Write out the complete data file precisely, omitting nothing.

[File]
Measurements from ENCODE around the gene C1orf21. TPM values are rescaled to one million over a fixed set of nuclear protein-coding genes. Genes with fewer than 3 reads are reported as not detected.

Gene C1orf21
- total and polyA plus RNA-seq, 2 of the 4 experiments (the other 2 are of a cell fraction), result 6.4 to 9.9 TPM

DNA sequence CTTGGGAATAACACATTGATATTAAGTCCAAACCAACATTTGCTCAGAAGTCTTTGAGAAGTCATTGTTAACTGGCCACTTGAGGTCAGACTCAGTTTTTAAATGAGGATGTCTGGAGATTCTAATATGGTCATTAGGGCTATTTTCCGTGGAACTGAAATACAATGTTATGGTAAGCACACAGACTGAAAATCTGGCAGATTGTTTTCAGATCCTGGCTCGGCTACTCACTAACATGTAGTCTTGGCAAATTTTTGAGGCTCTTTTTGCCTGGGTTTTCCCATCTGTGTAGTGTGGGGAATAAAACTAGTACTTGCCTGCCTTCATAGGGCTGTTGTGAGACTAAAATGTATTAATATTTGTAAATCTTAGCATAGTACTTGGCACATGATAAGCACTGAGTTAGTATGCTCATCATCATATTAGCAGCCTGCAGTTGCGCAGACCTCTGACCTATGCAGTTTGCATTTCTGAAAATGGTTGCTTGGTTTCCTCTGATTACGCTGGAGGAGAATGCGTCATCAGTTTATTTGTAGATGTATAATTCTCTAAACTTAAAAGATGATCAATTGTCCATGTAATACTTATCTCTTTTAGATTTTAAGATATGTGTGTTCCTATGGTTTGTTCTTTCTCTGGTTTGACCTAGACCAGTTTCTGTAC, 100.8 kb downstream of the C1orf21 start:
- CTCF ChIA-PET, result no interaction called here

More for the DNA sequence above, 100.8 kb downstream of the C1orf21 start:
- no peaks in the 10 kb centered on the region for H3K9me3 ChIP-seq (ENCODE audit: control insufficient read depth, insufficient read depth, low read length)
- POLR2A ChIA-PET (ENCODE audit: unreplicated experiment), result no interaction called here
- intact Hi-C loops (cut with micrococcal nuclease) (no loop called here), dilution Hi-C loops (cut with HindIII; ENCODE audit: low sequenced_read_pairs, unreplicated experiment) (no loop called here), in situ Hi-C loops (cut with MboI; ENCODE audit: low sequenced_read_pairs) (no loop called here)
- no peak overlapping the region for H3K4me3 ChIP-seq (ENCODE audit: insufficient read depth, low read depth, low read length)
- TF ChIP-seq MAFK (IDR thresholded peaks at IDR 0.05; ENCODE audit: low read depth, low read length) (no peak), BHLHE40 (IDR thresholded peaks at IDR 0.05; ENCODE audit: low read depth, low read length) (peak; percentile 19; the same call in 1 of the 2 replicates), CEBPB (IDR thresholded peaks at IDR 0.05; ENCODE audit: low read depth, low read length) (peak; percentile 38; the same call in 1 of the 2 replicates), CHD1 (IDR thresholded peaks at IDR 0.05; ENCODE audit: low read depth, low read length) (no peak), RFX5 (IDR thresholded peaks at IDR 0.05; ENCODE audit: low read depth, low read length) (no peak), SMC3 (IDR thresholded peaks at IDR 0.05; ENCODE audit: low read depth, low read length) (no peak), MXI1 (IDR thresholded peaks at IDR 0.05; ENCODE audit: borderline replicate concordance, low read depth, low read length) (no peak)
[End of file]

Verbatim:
Measurements from ENCODE around the gene C1orf21. TPM values are rescaled to one million over a fixed set of nuclear protein-coding genes. Genes with fewer than 3 reads are reported as not detected.

Gene C1orf21
- total and polyA plus RNA-seq, 2 of the 4 experiments (the other 2 are of a cell fraction), result 6.4 to 9.9 TPM

DNA sequence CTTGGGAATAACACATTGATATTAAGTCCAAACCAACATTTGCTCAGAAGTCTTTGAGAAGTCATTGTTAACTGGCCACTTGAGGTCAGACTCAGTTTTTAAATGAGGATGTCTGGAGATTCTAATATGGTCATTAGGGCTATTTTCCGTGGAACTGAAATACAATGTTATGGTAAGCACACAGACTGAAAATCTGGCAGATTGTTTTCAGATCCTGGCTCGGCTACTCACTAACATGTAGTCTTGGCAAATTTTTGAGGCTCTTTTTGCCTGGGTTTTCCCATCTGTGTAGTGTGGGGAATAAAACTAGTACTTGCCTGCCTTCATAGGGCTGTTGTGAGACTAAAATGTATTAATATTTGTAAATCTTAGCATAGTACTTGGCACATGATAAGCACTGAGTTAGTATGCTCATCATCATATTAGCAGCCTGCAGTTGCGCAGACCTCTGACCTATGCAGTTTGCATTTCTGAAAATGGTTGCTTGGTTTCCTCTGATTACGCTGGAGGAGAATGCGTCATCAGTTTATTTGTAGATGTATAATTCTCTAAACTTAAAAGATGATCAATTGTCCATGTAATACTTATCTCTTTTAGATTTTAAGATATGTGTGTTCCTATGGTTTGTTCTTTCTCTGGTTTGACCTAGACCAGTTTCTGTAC, 100.8 kb downstream of the C1orf21 start:
- CTCF ChIA-PET, result no interaction called here

More for the DNA sequence above, 100.8 kb downstream of the C1orf21 start:
- no peaks in the 10 kb centered on the region for H3K9me3 ChIP-seq (ENCODE audit: control insufficient read depth, insufficient read depth, low read length)
- POLR2A ChIA-PET (ENCODE audit: unreplicated experiment), result no interaction called here
- intact Hi-C loops (cut with micrococcal nuclease) (no loop called here), dilution Hi-C loops (cut with HindIII; ENCODE audit: low sequenced_read_pairs, unreplicated experiment) (no loop called here), in situ Hi-C loops (cut with MboI; ENCODE audit: low sequenced_read_pairs) (no loop called here)
- no peak overlapping the region for H3K4me3 ChIP-seq (ENCODE audit: insufficient read depth, low read depth, low read length)
- TF ChIP-seq MAFK (IDR thresholded peaks at IDR 0.05; ENCODE audit: low read depth, low read length) (no peak), BHLHE40 (IDR thresholded peaks at IDR 0.05; ENCODE audit: low read depth, low read length) (peak; percentile 19; the same call in 1 of the 2 replicates), CEBPB (IDR thresholded peaks at IDR 0.05; ENCODE audit: low read depth, low read length) (peak; percentile 38; the same call in 1 of the 2 replicates), CHD1 (IDR thresholded peaks at IDR 0.05; ENCODE audit: low read depth, low read length) (no peak), RFX5 (IDR thresholded peaks at IDR 0.05; ENCODE audit: low read depth, low read length) (no peak), SMC3 (IDR thresholded peaks at IDR 0.05; ENCODE audit: low read depth, low read length) (no peak), MXI1 (IDR thresholded peaks at IDR 0.05; ENCODE audit: borderline replicate concordance, low read depth, low read length) (no peak)